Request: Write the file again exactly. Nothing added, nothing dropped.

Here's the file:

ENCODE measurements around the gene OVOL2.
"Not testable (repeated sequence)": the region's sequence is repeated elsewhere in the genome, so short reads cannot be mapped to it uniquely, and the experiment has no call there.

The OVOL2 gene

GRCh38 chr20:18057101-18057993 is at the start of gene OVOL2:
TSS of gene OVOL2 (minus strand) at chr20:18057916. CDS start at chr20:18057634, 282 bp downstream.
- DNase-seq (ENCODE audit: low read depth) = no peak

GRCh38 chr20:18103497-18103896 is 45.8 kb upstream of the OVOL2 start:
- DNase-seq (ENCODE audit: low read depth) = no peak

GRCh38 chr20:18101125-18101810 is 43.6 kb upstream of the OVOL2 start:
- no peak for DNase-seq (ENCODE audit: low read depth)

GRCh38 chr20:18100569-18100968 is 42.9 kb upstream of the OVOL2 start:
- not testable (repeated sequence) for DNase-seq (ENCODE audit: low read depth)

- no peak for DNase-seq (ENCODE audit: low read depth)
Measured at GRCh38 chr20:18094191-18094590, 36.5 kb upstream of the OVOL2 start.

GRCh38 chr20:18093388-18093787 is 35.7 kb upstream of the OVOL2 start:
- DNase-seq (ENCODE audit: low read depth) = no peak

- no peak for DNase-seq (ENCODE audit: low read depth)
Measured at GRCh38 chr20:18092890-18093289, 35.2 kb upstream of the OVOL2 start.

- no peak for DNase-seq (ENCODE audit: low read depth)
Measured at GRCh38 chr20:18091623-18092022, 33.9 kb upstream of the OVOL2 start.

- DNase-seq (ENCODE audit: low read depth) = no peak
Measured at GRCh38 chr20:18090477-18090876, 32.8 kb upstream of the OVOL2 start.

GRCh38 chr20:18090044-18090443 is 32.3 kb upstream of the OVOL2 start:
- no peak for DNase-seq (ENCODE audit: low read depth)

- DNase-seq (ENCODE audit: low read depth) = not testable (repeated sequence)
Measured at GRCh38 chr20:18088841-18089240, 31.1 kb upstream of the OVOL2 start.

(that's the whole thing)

ENCODE measurements around the gene OVOL2.
"Not testable (repeated sequence)": the region's sequence is repeated elsewhere in the genome, so short reads cannot be mapped to it uniquely, and the experiment has no call there.

The OVOL2 gene

GRCh38 chr20:18057101-18057993 is at the start of gene OVOL2:
TSS of gene OVOL2 (minus strand) at chr20:18057916. CDS start at chr20:18057634, 282 bp downstream.
- DNase-seq (ENCODE audit: low read depth) = no peak

GRCh38 chr20:18103497-18103896 is 45.8 kb upstream of the OVOL2 start:
- DNase-seq (ENCODE audit: low read depth) = no peak

GRCh38 chr20:18101125-18101810 is 43.6 kb upstream of the OVOL2 start:
- no peak for DNase-seq (ENCODE audit: low read depth)

GRCh38 chr20:18100569-18100968 is 42.9 kb upstream of the OVOL2 start:
- not testable (repeated sequence) for DNase-seq (ENCODE audit: low read depth)

- no peak for DNase-seq (ENCODE audit: low read depth)
Measured at GRCh38 chr20:18094191-18094590, 36.5 kb upstream of the OVOL2 start.

GRCh38 chr20:18093388-18093787 is 35.7 kb upstream of the OVOL2 start:
- DNase-seq (ENCODE audit: low read depth) = no peak

- no peak for DNase-seq (ENCODE audit: low read depth)
Measured at GRCh38 chr20:18092890-18093289, 35.2 kb upstream of the OVOL2 start.

- no peak for DNase-seq (ENCODE audit: low read depth)
Measured at GRCh38 chr20:18091623-18092022, 33.9 kb upstream of the OVOL2 start.

- DNase-seq (ENCODE audit: low read depth) = no peak
Measured at GRCh38 chr20:18090477-18090876, 32.8 kb upstream of the OVOL2 start.

GRCh38 chr20:18090044-18090443 is 32.3 kb upstream of the OVOL2 start:
- no peak for DNase-seq (ENCODE audit: low read depth)

- DNase-seq (ENCODE audit: low read depth) = not testable (repeated sequence)
Measured at GRCh38 chr20:18088841-18089240, 31.1 kb upstream of the OVOL2 start.